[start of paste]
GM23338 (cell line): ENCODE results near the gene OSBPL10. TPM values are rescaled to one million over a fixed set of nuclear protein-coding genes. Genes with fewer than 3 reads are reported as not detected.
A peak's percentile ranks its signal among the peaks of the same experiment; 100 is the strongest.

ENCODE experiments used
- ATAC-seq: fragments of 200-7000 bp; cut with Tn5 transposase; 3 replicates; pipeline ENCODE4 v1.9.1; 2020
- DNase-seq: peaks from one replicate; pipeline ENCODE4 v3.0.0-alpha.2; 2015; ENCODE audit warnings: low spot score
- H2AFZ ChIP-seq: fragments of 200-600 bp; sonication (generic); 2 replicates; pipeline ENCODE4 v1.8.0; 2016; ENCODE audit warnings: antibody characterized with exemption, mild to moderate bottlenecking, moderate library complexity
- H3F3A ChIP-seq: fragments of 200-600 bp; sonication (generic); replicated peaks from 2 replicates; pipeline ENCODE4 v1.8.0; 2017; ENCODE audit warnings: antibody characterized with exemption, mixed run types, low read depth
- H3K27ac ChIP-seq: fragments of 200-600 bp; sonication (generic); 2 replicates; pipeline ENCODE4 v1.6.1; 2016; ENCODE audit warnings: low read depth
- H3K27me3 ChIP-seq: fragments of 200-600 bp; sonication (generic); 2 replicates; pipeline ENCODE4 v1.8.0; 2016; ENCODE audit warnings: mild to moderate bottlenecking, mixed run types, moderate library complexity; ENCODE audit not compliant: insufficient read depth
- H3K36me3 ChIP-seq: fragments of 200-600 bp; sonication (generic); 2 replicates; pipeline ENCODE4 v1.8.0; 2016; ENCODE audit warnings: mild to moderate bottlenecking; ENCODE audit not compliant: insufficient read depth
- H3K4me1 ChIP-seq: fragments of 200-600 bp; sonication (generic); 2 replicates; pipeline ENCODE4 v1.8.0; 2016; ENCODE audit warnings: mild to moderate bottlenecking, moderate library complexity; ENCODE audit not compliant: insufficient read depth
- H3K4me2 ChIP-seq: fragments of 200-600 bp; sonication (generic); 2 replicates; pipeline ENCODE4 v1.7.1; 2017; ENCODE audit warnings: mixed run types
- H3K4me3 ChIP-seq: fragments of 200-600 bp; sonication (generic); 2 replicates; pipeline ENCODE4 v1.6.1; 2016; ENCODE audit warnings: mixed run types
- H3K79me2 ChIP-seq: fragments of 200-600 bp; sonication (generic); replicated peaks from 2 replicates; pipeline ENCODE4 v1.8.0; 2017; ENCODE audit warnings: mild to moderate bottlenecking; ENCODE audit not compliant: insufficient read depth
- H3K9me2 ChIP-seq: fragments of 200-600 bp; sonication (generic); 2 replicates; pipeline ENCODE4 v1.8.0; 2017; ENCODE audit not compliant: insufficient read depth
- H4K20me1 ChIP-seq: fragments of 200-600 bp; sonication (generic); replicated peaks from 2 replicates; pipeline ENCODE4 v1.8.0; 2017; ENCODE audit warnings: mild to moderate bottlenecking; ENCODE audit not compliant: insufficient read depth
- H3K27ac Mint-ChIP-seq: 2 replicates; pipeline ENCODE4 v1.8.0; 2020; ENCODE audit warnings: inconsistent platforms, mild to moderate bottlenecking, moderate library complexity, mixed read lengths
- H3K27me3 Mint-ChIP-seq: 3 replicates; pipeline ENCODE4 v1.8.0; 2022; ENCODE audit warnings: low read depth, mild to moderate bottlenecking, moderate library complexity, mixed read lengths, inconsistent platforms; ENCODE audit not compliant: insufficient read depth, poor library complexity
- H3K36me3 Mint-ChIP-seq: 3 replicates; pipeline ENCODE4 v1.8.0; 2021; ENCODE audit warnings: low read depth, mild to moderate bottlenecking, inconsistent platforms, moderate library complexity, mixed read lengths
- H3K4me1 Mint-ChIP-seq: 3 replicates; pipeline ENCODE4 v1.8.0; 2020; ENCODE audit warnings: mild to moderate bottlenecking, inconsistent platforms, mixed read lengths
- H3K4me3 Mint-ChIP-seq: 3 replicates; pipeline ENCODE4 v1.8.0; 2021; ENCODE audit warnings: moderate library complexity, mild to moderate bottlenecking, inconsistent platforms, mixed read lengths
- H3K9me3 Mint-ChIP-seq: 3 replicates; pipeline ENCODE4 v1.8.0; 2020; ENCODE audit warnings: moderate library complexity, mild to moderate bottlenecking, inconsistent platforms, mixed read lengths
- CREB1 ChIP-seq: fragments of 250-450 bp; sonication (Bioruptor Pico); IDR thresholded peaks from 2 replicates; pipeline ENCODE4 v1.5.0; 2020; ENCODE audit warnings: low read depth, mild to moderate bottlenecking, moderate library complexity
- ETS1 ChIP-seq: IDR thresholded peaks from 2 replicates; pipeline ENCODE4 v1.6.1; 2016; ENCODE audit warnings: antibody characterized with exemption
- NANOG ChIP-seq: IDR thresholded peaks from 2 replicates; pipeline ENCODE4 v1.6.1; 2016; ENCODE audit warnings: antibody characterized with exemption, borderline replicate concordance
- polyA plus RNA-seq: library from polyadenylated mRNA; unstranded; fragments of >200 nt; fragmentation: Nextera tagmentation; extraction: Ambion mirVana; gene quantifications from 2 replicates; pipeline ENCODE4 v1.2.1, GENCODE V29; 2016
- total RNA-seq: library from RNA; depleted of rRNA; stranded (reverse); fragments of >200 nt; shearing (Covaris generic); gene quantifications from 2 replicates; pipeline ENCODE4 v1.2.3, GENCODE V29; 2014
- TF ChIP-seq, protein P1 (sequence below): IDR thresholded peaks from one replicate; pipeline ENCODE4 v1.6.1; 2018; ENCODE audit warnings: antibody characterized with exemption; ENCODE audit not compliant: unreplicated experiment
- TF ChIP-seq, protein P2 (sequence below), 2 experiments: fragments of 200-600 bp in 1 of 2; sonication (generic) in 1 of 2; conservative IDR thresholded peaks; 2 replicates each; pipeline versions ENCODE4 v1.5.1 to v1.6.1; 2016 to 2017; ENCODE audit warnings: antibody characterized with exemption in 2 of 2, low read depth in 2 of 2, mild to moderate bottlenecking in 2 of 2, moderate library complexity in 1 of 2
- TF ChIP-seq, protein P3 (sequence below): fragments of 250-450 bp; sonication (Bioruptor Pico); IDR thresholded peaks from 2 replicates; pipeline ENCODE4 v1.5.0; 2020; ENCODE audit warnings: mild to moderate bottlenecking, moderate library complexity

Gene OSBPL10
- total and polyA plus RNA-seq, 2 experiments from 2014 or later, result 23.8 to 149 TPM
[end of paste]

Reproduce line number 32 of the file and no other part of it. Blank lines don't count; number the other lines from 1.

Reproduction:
- total and polyA plus RNA-seq, 2 experiments from 2014 or later, result 23.8 to 149 TPM